So the issue, again, has to do with two ways of living in the desert—with the question of whether one is keeping out invaders, in the lateral flow of time, or whether one is rescuing oneself from the eternal all-seeing panopticon of the sky. This raises an interesting point about Vegas, since you are always under surveillance in Vegas by the cameras that overlook the gambling areas. What is being surveilled, however, is the body and not the soul. Unlike surveillance in the rest of America, surveillance in Vegas is in the interest of ethics, not morality. It regulates cheating but not the idea of cheating, since by definition gambling is cheating probability. Santa Fe, on the other hand, is a fortress against time and contingency; its oneness enforces the rigorous standards of taste, dress, and behavior that are ritually enacted there; it also privileges the perpetual complaints of its inhabitants about the vulgar changes that seem almost daily to pollute its perfection.
Unlike most of America, then, Santa Fe and Vegas are consistent architectural environments. In most American cities, “high architecture” functions as an intellectual repudiation of the vernacular. In Santa Fe and Las Vegas, the “serious” and vernacular architectures are coextensive. In Santa Fe, the high architecture is legislated; its “serious” buildings, in the best Modernist tradition, are simplifications of its vernacular buildings, whereas in Las Vegas the self-conscious buildings are elaborations and recombinations of the vernacular—selections from the eclectic palette of pre-Modernist American architecture. So it’s easy to see Caesar’s Palace as the combination of a neoclassic building and a filling station or to see the Mirage as a building Albert Speer might have built for the king of Tonga or the fraternity of Freemasons.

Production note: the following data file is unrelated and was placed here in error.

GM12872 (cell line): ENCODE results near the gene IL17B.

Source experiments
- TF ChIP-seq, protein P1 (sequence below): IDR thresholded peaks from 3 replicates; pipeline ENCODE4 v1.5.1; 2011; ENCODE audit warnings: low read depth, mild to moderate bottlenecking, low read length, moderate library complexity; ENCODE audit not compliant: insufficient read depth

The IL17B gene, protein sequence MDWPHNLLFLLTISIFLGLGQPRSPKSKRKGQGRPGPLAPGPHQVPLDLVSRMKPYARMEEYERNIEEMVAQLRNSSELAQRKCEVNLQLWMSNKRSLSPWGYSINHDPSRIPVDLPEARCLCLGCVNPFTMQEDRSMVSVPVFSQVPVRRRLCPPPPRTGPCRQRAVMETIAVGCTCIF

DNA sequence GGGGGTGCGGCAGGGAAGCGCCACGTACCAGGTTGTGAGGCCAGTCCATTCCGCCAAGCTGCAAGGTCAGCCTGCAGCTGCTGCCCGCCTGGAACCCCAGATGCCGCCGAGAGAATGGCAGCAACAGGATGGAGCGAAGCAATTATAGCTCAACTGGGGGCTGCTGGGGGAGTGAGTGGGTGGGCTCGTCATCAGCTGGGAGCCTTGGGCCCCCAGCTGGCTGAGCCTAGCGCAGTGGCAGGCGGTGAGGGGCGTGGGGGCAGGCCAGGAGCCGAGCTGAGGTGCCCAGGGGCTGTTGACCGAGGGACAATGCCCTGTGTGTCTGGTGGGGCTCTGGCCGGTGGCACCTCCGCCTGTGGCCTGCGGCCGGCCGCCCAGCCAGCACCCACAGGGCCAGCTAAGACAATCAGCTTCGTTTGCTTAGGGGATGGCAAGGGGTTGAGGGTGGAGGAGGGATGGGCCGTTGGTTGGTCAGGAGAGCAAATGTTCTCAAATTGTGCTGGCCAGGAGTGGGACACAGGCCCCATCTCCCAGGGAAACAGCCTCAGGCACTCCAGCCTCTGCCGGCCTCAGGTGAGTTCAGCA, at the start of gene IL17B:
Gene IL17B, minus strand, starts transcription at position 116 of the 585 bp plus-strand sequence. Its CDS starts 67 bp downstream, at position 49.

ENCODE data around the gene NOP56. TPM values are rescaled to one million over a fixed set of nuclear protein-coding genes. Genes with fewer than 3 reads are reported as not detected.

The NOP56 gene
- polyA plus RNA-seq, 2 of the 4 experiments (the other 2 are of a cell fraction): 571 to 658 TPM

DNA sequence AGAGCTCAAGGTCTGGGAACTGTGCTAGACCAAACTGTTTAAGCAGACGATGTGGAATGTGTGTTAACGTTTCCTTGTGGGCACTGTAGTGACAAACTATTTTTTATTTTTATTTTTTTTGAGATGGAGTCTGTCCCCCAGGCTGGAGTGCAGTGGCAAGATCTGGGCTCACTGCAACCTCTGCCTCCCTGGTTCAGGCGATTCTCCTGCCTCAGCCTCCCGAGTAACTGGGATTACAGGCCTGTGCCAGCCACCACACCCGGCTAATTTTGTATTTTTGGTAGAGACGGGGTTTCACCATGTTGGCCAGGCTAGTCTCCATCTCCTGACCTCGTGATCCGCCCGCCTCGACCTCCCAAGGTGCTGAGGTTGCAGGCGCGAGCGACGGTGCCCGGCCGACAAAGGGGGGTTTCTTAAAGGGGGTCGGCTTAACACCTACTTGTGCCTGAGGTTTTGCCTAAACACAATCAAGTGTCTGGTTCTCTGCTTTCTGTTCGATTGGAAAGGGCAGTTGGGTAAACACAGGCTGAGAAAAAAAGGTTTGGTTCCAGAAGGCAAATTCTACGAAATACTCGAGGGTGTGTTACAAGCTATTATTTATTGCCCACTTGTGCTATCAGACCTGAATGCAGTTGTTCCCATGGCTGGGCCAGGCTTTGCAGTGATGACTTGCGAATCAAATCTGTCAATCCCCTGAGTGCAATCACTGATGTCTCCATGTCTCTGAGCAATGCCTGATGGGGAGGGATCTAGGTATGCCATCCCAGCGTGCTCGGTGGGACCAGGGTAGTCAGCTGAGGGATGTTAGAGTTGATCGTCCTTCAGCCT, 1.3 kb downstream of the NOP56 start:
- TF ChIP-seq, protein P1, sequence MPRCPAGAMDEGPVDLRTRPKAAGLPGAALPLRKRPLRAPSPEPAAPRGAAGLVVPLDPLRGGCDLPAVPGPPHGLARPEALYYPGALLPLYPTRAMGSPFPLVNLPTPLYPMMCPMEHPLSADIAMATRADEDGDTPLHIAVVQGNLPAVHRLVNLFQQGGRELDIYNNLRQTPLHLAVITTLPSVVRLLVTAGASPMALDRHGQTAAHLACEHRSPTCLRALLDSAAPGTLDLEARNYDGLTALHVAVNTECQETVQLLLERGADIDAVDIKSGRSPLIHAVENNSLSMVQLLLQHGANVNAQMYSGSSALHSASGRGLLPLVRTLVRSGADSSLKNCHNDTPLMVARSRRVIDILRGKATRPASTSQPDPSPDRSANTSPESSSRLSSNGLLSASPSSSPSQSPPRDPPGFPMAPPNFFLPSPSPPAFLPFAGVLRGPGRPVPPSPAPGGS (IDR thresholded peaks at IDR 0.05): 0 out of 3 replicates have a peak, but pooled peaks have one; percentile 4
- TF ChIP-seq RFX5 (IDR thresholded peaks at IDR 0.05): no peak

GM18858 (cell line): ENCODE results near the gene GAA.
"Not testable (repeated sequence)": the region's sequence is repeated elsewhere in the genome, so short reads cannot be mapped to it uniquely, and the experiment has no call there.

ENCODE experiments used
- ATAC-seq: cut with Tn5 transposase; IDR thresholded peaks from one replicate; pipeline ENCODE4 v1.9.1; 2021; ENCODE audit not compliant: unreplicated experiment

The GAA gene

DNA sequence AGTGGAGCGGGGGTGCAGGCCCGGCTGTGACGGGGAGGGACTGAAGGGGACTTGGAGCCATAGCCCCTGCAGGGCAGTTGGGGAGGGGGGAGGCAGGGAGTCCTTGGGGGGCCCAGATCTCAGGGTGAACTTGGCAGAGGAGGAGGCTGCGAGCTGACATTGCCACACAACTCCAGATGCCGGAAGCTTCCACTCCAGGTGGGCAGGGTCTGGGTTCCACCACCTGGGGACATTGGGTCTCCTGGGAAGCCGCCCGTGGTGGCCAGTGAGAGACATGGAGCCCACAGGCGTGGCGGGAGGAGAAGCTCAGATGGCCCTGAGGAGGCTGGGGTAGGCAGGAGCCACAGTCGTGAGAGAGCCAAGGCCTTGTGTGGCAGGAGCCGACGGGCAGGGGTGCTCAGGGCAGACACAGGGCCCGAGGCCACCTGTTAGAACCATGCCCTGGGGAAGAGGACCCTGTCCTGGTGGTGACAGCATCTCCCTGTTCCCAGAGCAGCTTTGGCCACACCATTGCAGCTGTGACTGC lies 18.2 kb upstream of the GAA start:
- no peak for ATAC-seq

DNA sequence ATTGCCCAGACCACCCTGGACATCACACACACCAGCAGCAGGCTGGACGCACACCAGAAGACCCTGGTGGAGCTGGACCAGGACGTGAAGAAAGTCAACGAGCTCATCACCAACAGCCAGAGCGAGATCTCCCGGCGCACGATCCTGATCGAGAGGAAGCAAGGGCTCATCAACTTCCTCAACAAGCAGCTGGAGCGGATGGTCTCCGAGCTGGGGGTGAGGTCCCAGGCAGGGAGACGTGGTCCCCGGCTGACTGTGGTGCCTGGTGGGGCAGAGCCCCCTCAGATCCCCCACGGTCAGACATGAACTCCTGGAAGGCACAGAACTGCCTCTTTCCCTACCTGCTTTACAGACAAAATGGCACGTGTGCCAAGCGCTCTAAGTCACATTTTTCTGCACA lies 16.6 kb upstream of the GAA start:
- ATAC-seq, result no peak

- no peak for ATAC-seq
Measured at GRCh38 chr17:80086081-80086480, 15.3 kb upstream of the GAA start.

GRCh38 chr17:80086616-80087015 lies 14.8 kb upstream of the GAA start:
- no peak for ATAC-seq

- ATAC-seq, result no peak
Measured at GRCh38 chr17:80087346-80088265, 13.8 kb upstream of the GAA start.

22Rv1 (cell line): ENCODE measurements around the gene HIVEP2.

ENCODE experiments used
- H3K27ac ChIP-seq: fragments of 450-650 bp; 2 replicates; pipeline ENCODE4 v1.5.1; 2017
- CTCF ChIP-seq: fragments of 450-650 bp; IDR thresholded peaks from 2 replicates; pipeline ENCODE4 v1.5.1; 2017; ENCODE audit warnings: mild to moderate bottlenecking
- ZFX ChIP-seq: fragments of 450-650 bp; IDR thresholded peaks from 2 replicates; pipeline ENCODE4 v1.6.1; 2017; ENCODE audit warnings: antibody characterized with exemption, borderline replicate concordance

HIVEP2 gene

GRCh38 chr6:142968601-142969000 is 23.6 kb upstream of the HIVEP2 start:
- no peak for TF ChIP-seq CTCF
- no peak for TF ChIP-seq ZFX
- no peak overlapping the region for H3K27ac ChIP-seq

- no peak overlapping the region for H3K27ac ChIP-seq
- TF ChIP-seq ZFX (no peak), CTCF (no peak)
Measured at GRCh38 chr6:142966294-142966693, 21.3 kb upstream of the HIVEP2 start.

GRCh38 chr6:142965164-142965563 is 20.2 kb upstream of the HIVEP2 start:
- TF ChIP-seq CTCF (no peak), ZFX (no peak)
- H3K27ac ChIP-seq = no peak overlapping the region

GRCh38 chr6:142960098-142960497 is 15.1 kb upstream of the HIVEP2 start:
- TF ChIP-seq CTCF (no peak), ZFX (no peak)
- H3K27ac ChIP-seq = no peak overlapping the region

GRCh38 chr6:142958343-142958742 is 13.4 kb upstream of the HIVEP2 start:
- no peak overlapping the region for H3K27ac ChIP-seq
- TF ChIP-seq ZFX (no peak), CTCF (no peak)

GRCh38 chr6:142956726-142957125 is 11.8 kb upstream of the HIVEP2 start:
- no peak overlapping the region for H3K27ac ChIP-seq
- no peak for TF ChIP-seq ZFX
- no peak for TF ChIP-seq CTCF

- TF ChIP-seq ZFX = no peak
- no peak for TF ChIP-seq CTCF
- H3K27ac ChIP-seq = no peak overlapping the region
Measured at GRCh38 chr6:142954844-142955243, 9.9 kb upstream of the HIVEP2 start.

Thus we may identify two distinct iconographies: in Santa Fe, the iconography of taste; in Vegas, the iconography of desire. The iconography of taste is a signifier of the absence of desire, since one cannot exercise one’s taste when driven by appetite. Hunger must be satiated before one can select the perfect morsel. The high rituals of Santa Fe involve demonstrating one’s theatrical lack of lack—one’s transcendence of need and desire and ascendance into the realm of taste. Vegas, on the other hand, rather straightforwardly embraces the iconography of desire.
Consider the contrasting styles of shopping. Shopping in Santa Fe is slow; its pace is geological. The potential buyer is concerned with the authenticity of the object, its source and chaste appeal; in the case of native handicrafts, the buyer is even concerned with the blood, the genealogy, of the author, with his or her antique authenticity. Shopping in Vegas is quick. It is about spectacle, not scrutiny; about our desire, not the object’s “virtue.” So we respond not to the authenticity of the object, but to its persuasiveness, to the ornament, the rhetoric of the design. We do not care who made the things we buy in Las Vegas; we luxuriate in the privilege of not caring.